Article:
attributed to the fact that HCV binding to cells involves more than
one receptor. Inhibition of binding to at least the CD81 and SRB1
would be required for complete inhibition. Moreover the
HCVLPs were generated in baculovirus system; therefore the
glycosylation of the insect cell expressed envelope proteins, which were
earlier shown to be important for the virus entry , may be
different when compared to HCV replicating in mammalian cells.
Earlier Keck et al have demonstrated the involvement of the
Nterminus of HCV envelope protein E1 in virus binding and entry
using a monoclonal antibody derived from this region. The mAb
H111 was able to bind to HCV E1 of genotypes 1a, 1b, 2b, and 3a
indicating the conservation of this epitope across the genotypes.
However, still the mAb H111 could achieve only upto 70%
inhibition of HCV-LP binding . Additionally, Triyatni et al.
 has demonstrated that several mAbs derived from multiple
epitops within HVR-1could strongly bind to HCV-LP, suggesting
that these epitopes are also exposed on the viral surface [21,36]. In
fact, Zibert et al has successfully demonstrated using patient serum
that blocking of viral attachment can be revered by preincubating
serum with HVR1 specific proteins. However, considering the fact
that the stoichiometry of the HCV-Ab complex is not clear, they
have not excluded involvement of other epitopes in viral
attachment . Thus it appears that multiple epitopes are
required for complete neutralization, to achieve more inhibition of
virus entry into target cells.
Although, the JFHI virus is derived from genotype 2a, the mAb
E8G9 was able to successfully inhibit the negative strand synthesis
up to 70%, suggesting that the interactions between the HCV-E2
and the Huh7.5 cells could be partially conserved. Interestingly,
100 mg/ml of mAb E8G9 showed almost 80% inhibition of input
positive strand at 3hour post infection suggesting effective
inhibition of the virus entry.
In conclusion, this study provides the proof of concept that
mAbs can be used as a strategic approach to prevent the viral
entry into target cells. However for efficient inhibition, a cocktail
of mAbs are needed to completely prevent HCV infection. It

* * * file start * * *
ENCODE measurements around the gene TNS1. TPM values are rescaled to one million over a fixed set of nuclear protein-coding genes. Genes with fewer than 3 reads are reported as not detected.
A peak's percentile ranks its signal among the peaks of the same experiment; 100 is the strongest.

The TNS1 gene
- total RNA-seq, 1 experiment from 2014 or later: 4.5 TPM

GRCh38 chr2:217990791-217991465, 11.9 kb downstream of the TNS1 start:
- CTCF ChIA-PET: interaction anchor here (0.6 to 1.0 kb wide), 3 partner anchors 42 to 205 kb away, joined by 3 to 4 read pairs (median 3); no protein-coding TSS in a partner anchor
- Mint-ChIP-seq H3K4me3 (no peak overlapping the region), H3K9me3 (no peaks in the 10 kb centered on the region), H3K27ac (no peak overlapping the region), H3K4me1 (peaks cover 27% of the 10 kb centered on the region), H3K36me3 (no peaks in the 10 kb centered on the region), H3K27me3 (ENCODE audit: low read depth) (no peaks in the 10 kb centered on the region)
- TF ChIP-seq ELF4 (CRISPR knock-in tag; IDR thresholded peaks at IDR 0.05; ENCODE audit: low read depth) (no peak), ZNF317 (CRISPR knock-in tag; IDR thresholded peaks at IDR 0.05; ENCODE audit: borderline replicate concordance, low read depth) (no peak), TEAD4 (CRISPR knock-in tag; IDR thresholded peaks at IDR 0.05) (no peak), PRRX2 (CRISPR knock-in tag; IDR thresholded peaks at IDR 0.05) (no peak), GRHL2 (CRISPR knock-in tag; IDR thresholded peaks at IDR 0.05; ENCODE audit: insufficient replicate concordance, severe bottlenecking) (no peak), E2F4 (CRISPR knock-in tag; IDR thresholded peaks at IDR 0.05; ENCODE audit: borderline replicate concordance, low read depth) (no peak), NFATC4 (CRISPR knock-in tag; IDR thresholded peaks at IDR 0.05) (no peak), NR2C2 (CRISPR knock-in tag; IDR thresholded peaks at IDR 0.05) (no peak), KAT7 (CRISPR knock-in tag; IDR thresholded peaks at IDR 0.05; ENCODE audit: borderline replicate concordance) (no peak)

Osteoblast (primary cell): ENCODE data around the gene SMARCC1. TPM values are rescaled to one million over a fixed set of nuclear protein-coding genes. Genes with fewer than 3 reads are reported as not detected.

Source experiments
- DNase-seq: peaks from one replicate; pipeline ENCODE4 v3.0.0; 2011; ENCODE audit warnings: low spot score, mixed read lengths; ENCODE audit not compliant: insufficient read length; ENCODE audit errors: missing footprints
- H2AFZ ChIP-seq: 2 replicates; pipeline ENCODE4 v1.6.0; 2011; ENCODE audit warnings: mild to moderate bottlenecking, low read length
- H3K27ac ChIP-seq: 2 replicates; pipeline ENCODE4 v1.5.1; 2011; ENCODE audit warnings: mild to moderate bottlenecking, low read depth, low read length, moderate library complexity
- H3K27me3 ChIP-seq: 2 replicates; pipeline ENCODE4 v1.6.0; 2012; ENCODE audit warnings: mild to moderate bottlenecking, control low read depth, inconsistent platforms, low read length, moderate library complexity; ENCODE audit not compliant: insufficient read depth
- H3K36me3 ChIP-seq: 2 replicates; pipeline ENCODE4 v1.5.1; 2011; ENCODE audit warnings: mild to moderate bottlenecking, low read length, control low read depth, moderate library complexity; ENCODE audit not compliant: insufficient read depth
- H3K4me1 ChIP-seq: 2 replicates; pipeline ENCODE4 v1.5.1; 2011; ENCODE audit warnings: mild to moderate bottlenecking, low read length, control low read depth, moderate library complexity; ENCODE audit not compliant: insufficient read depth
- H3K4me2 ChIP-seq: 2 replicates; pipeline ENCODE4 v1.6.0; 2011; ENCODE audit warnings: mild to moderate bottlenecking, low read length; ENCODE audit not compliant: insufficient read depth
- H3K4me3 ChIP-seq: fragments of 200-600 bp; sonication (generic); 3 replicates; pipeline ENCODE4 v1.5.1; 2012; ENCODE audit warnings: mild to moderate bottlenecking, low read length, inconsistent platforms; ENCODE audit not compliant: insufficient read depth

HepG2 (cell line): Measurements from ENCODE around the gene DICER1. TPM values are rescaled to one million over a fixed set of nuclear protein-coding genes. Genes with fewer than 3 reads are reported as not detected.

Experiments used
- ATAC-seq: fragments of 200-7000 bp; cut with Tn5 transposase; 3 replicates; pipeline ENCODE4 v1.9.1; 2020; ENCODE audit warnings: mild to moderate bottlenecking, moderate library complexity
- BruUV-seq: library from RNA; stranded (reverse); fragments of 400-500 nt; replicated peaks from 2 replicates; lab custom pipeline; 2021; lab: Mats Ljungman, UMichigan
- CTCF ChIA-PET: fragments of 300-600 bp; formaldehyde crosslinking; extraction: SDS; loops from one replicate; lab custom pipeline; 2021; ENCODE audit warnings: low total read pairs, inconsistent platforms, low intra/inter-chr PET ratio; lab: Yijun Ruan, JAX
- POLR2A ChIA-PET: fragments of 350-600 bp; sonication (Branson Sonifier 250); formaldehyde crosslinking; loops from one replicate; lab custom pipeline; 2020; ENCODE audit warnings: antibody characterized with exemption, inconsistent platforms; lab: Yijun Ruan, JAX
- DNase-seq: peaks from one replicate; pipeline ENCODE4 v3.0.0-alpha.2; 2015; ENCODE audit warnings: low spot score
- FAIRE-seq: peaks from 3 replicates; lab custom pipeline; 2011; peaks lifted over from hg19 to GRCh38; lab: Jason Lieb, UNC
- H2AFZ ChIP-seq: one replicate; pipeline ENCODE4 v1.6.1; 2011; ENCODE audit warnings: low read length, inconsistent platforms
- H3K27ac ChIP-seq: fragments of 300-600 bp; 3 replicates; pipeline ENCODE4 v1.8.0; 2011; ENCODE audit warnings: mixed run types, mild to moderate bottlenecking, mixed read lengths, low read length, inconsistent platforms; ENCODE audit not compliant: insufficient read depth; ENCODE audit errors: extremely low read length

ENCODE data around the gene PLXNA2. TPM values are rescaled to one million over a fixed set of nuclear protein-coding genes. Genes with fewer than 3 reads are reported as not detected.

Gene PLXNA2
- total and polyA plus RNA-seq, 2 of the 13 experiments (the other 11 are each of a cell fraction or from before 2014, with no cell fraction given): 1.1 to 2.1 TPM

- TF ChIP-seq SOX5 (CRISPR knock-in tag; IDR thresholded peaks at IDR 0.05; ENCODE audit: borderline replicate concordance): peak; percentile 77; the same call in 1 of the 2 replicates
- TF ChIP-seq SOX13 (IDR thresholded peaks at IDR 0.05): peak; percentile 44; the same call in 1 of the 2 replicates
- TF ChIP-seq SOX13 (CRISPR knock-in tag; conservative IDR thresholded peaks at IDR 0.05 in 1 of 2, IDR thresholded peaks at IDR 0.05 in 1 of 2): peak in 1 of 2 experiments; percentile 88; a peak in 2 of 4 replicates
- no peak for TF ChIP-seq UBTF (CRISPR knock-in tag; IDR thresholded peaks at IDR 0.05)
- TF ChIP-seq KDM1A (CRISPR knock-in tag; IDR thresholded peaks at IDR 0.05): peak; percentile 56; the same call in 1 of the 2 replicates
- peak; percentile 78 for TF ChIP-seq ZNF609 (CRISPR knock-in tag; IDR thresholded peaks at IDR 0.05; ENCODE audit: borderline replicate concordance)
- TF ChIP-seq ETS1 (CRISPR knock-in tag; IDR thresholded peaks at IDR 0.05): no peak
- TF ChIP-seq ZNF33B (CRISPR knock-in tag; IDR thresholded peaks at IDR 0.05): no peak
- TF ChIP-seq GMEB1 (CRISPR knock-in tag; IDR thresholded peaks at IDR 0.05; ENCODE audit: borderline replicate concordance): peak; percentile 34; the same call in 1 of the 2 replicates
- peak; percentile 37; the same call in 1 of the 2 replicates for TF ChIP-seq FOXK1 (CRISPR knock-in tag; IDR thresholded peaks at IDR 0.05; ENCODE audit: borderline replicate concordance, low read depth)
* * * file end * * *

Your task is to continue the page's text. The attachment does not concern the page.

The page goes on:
would be instructive to find out if antibodies present in HCV
infected patients, who do not show active infection, are able to
compete with the identified neutralizing mAbs E8G9 and H1H10
in the present work.
Figure S1 Binding efficiency of HCV-LP to human
hepatoma (Huh 7) cells at 376C at different time points.
The HCV-LPs of genotype 1b and 3a were incubated at 37uC for
different time and the attachment was detected by FACS with an
anti-E1E2 polyclonal antibody and FITC-conjugated anti-mouse
Figure S2 Binding of HCV-LPs of genotype 1b and 3a to
human hepatoma (Huh 7) cells. Huh 7 cells were incubated
with HCV-LPs (corresponding to approximately 7 mg/ml of
HCV-LP) and the binding was analyzed by FACS with an
antiE1E2 polyclonal antibody and FITC-conjugated anti-mouse IgG.
The MFI (shown on the X-axis) of the cell population relates to the
surface density of HCV-LPs bound to the cells. The red shows the
binding efficiency of 1b and black depicts 3a genotype.
Figure S3 Inhibition of HCV-LP binding to Huh 7 cells
using a non-specific antibody F1G4. HCV-LP of genotype
1b and 3a were incubated with 10 mg of F1G4 mAbs taken as
negative control. The Y-axis depicts the percentage activity
representing both the percent binding (dark grey) and the percent
inhibition (light grey) of HCV-LP attachment.
We thank Dr. Takaji Wakita for the pJFH1 construct and Dr. C. M. Rice
for Huh7.5 cells. We acknowledge the help of Prof. Ashok Raichur and
Rajasegaran of MRC, IISc and the members of our laboratories. We
acknowledge the FACS facility of IISc, Bangalore for their assistance in
flow cytometry and data analysis.
Conceived and designed the experiments: Soma Das AAK SMS Saumitra
Das. Performed the experiments: Soma Das RKS AK RNS RT GC AM.
Analyzed the data: Soma Das AK AAK Saumitra Das SMS. Contributed
reagents/materials/analysis tools: Saumitra Das SMS. Wrote the paper:
Soma Das AK.